Gallery 669’s June exhibition featured massive inflatable sculptures by N.E. Thing Company. The duo, comprised of Iain Baxter& and his wife, artist Ingrid Baxter, hailed from Vancouver, Canada and had adopted their “company name” in 1967, in part to combat the sexism of the era. This strategy that did not keep reviewers of the Gallery 669 exhibition from mentioning only Iain (“You can’t make reviewers get it right,” Ingrid told me.) N.E. Thing Co.’s approach to plastic diverged significantly from that of the L.A. artists then most associated with the material—artists like Craig Kaufman, Larry Bell, and Robert Irwin focused on questions of perception and spatial experience, while N.E. Thing Co. embraced a pop-informed levity. They also parodied their contemporaries (like when they made a carrying case for one of Andy Warhol’s pillow-like Silver Cloud sculptures). Their exhibition at Gallery 669 included five new “Inflatables,” as they called them, none of which had to be exhibited in any one fixed way. Inflated Dunescape spread out on the wooden floor, bulging up in the middle, looking like a body beneath a fluffy tarp.

Jane Livingston’s review of N.E. Thing Co. at Gallery 669, Artforum, October 1968.

The gallery’s summer group exhibition also highlighted playful approaches to plastics, by artists more committed to concept than medium—Doug Edge had turned to plastics because he heard plastic casts were much cheaper than bronze, and Terry O’Shea invited “accidents” into his work, like flies and dirt caught up in the resin. The humor was drier in October 1968, when Joseph Kosuth used Gallery 669 to debut Titled (Art as Idea as Idea), which included 10 of his “nothing” paintings. In white serif font across all-black canvases he stenciled the word “nothing” followed by one of its dictionary definitions, deliberately collapsing form and concept with a literalism that managed to be elegant and funny. Jim Melchert’s November exhibition, which opened the night Richard Nixon beat Hubert Humphrey in the 1968 presidential election, included a three-tiered plastic table with ceramic objects on each surface. Another work, the largest in the show, consisted of two three-by-six sheets of plywood with grids painted on them, ceramic replicas of familiar objects inside each square. In December, Richard Jackson showed six non-specifically shaped canvases, with unidentifiable, illusionistic objects spray-painted onto them (critic William Wilson thought each canvas resembled “a slice of huge, uncooked fish”). By the end of Jackson’s exhibition, Mizuno and Butler had parted ways. Butler opened her own eponymous gallery down the street, and the two women never stepped foot in one another’s spaces again. As dealer Tom Jimmerson, still a student during Gallery 669’s short run, put it, Mizuno’s approach was “pristine” while “Eugenia trafficked in scandal,” and once separated, they could lean into their methods—Butler burning bright and then fading out by the early 1970s, Mizuno hanging on much longer.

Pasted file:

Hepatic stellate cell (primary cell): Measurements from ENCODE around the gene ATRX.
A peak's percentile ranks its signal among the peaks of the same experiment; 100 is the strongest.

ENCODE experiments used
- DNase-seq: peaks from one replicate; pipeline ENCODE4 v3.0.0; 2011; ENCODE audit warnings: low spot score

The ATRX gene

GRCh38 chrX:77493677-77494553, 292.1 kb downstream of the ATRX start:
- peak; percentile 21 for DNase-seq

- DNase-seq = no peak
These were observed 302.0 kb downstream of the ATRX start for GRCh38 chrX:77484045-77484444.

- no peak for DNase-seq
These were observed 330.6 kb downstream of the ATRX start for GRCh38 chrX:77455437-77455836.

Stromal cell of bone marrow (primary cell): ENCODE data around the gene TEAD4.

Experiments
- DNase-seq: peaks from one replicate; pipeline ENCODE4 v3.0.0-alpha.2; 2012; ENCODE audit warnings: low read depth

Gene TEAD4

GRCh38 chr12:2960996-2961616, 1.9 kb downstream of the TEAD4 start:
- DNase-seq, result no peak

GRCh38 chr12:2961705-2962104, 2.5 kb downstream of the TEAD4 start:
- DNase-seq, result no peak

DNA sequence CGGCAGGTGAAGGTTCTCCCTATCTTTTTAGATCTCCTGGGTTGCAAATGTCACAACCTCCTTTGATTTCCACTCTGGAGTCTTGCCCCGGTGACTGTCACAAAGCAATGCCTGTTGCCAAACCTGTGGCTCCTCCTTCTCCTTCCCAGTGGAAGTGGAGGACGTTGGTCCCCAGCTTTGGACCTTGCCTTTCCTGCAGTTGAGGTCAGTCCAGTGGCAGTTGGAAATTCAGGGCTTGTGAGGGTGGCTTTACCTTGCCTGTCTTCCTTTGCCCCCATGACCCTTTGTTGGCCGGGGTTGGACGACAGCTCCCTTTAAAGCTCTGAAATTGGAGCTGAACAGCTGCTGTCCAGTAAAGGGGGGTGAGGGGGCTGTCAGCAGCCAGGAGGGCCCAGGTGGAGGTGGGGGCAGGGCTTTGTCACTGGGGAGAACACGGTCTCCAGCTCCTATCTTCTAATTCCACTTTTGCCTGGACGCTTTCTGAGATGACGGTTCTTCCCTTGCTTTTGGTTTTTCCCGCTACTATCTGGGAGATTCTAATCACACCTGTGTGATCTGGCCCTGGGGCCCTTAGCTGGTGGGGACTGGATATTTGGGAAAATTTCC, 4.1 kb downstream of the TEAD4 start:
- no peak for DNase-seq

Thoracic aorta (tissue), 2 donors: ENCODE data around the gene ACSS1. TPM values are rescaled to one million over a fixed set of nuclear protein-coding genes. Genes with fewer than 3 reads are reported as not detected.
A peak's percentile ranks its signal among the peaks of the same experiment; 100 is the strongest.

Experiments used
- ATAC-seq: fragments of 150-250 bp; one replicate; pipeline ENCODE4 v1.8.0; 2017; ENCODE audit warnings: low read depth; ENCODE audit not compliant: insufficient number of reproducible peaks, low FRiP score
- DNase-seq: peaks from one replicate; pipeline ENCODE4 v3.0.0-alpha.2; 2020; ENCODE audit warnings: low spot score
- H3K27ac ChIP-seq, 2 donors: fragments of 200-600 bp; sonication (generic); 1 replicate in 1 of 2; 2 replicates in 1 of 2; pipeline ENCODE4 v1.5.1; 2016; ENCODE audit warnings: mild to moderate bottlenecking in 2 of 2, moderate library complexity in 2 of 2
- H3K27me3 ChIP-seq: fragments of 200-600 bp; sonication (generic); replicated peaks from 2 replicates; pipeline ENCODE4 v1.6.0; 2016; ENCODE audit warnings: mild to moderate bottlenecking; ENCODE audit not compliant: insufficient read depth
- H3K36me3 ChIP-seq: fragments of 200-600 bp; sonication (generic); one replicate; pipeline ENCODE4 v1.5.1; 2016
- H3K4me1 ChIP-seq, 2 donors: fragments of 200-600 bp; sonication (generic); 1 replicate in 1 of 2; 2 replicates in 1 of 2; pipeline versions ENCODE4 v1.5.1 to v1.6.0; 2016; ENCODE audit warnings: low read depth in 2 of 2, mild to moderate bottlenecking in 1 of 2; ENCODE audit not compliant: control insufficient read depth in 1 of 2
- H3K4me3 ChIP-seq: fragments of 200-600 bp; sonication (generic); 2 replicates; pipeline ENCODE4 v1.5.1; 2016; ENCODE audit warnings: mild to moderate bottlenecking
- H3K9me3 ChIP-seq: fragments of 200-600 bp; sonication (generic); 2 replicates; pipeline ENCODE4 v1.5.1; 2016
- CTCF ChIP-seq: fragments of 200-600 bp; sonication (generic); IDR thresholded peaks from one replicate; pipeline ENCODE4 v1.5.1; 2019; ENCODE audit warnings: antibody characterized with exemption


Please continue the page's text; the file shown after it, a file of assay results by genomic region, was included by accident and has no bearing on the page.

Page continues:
Doug Edge, Beaudry Chair, 1969. Courtesy of the artist.

It was the reverent hyperbole in brief oral history mentions that first pulled me toward Gallery 669, Mizuno and Butler: “Riko was the goddess,” in the words of artist Hiro Kasaka; or in the words of dealer Patricia Faure, “She was truly the most innovative of all of them.” According to artist John Baldessari, “Eugenia had the best gallery.” It seems to me, the more I learn, that they liked artists, were hungry for experimental, unusual experiences and were interested in supporting speculative art for its own sake. In doing so, they started something.

Eric Orr, Wall Shadow, 1969, brick wall, light shadow, installed in front of Eugenia Butler’s eponymous new gallery on La Cienega. Image courtesy of the Eugenia P Butler Estate.

Catherine G. Wagley writes about art in Los Angeles. She is a contributing editor at Momus and Contemporary Art Review Los Angeles (Carla), and she has written criticism and journalism for the LA Times, X-TRA and LA Weekly, among other publications. She is working on a book about a group of female gallerists who embraced and encouraged risk-taking in 1960s and 1970s Los Angeles.